Maryland regulators are paving the way for energy companies to begin fracking in the state once its moratorium on the controversial gas-extraction process ends in the fall of 2017.
Meanwhile, state lawmakers opposed to the drilling method, technically called hydraulic fracturing, have begun making plans to permanently ban it during the next legislative session.
Maryland’s Department of the Environment this month outlined proposals that closely align with rules the administration of former Democratic governor Martin O’Malley pitched several years ago, but with faster permitting and looser requirements for buffers to protect areas near the sites.
The department briefed the public on its proposals this week in Allegany County, and it has scheduled meetings in Baltimore on Monday and Garrett County on Wednesday.
Environmental watchdogs plan to protest at the Baltimore event with former gas-industry workers and Pennsylvania residents who say they were harmed by hydraulic fracturing. Some are taking a zero-tolerance approach to the drilling method, which has raised concerns about groundwater contamination, air pollution and earthquakes.
“There’s no evidence that regulations of any kind can protect the environment from fracking,” said Thomas Meyer, a senior organizer with the advocacy group Food and Water Watch. “This underscores the need for the legislature to pass a ban.”
Several Maryland lawmakers plan to propose prohibitions during the 2017 legislative session.
Sen. Robert A. Zirkin (D-Baltimore County), who sponsored a bill to ban fracking in 2014, said he will introduce a similar measure next year, which he sees as the last chance to block drilling before the state’s moratorium expires in October 2017.
“We have one shot to prevent this,” he said. “It’s our responsibility to stop this.”
Del. A. Shane Robinson (D-Montgomery), who sponsored bills to ban fracking in 2013 and 2014, said he might introduce such legislation in the House next year. “If somebody else doesn’t do it, I will plan on cross-filing Zirkin’s legislation,” he said.
Fracking supporters say the extraction method, which involves pumping water, sand and chemicals into deep wells to break up rock and release natural gas, could provide economic benefits for Western Maryland.
A 2014 study by Towson University’s Regional Economic Studies Institute found hydraulic fracturing in that area of the state could generate more than 3,000 jobs and at least $5 million in tax revenue each year during peak drilling.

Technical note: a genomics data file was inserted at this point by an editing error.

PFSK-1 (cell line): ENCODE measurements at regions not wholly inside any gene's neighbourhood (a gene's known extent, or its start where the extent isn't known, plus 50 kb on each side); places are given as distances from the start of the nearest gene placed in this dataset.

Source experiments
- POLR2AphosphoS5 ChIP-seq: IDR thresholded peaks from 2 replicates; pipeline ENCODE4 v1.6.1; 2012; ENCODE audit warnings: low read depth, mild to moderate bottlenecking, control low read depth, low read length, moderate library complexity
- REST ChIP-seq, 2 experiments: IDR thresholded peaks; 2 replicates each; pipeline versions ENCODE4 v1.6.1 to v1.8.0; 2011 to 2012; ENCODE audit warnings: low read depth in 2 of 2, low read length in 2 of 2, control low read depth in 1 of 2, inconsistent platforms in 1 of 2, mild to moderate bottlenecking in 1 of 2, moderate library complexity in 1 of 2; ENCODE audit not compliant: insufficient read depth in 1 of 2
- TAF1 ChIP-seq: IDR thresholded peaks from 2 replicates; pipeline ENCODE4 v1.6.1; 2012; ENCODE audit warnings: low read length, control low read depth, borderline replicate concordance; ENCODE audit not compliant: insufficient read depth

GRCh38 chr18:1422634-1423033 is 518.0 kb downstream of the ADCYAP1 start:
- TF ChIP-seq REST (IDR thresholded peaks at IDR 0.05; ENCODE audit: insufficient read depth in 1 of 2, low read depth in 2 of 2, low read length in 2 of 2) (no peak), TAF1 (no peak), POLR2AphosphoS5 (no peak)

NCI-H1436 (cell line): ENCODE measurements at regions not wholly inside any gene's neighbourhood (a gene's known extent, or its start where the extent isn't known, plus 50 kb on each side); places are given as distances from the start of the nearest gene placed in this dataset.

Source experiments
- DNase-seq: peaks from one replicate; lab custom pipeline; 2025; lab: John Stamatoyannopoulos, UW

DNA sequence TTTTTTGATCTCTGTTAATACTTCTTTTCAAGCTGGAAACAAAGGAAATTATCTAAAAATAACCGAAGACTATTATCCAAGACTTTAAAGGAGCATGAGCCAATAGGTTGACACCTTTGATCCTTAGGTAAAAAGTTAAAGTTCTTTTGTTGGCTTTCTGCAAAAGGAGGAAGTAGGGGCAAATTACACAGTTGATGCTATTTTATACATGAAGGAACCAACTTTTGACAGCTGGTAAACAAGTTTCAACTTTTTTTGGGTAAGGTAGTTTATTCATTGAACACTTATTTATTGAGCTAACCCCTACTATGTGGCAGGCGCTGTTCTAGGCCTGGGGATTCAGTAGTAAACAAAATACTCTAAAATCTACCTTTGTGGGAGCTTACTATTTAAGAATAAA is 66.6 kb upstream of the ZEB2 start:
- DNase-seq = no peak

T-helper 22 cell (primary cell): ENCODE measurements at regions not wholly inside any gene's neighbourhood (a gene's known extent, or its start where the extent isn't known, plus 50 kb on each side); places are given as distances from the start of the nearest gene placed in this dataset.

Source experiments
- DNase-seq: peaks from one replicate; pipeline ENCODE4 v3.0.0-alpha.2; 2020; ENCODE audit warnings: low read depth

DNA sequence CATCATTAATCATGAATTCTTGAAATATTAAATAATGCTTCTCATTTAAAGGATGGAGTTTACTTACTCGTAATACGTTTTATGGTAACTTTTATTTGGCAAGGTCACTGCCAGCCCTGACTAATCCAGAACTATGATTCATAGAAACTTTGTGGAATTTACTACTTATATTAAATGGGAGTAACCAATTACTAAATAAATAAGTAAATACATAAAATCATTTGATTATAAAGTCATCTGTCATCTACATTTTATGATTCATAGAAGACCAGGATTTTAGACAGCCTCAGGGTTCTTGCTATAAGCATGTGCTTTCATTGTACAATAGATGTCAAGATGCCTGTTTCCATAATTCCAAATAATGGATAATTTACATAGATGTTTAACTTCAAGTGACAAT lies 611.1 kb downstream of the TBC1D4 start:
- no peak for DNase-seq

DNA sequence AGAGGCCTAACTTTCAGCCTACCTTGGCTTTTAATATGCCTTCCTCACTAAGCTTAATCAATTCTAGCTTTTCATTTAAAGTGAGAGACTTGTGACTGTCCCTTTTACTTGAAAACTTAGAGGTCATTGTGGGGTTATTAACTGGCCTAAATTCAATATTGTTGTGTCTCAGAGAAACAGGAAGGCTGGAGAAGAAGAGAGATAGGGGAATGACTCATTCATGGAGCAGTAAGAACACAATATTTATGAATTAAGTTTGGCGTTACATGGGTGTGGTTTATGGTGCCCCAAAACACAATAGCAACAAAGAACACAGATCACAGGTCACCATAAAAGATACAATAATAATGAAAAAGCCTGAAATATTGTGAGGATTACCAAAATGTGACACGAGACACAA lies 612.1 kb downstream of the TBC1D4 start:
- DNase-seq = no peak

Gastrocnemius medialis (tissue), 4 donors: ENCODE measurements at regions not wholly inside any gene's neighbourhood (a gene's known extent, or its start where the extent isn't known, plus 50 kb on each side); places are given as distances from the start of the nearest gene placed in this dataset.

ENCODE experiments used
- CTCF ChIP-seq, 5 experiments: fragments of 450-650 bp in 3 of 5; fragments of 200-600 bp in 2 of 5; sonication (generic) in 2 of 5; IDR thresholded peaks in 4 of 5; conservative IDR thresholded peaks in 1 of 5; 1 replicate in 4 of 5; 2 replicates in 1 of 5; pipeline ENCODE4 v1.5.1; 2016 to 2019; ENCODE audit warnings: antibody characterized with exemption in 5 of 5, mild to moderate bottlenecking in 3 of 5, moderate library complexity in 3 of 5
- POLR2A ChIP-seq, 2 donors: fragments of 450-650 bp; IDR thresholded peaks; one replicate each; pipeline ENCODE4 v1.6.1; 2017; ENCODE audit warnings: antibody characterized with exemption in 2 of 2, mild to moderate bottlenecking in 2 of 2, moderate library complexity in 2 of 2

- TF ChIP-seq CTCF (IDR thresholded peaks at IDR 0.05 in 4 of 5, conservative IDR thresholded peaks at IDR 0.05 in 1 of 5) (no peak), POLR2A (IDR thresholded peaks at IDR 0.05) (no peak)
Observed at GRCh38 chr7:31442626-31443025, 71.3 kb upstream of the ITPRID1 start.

“It could help our economy considerably,” said Sen. George C. Edwards (R-Garrett). “This is one of the poorest parts of Maryland. The key is to monitor it and make sure people are doing what the department says they should do.”
The state’s new plans are a slightly revised version of regulations released during the final weeks of O’Malley’s second term.
Instead of requiring setbacks of 1,000 feet between the overall fracking operations and places where people live and work, the buffer would extend from the gas wells themselves.
The permit-review process also would be simplified to shorten it from the expected seven months the O’Malley plans would have required. Regulators also have proposed moving air-quality testing from the fracking sites to a monitoring station in Frostburg.
Maryland Environment Secretary Benjamin H. Grumbles defended the state’s proposals, saying his department must be doing something right if both sides of the debate are unsatisfied.
“We’re working toward the middle, trying to find a sweet spot between stringent regulations and workable, achievable requirements,” he said. “We want to protect public health and the environment, and recognize that the market is going to determine whether we get applicants for fracking down the road.”
Industry groups say opponents have little to complain about with the proposed rules.
“They’ll still be the toughest, strongest hydraulic-fracturing regulations in the country,” said Drew Cobbs, executive director of the Maryland Petroleum Council.
But opponents say the state will suffer in the long term if it allows fracking to take place.
“The type of damage done by the fracking industry is hard to undo,” Zirkin said. “It’s an inherently dangerous industry.”